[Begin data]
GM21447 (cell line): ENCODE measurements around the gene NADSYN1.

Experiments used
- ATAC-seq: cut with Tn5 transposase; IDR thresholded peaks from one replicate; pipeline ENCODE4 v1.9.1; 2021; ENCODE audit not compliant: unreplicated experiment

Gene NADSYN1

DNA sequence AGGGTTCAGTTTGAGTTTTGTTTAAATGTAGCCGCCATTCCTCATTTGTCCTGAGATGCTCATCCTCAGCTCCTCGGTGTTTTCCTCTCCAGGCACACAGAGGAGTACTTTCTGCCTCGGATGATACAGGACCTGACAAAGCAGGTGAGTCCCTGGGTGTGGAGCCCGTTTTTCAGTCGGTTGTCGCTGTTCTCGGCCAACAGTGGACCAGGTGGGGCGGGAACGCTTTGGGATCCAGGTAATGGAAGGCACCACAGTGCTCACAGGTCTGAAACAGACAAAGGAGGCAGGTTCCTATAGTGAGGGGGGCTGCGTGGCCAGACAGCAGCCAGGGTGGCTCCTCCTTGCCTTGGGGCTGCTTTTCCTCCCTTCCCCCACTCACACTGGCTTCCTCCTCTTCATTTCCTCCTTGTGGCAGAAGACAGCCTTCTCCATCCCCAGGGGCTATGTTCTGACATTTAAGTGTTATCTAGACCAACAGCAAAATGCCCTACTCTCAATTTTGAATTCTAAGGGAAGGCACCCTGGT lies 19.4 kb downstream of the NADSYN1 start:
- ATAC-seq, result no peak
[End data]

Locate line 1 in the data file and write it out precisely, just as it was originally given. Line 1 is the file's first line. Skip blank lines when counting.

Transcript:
GM21447 (cell line): ENCODE measurements around the gene NADSYN1.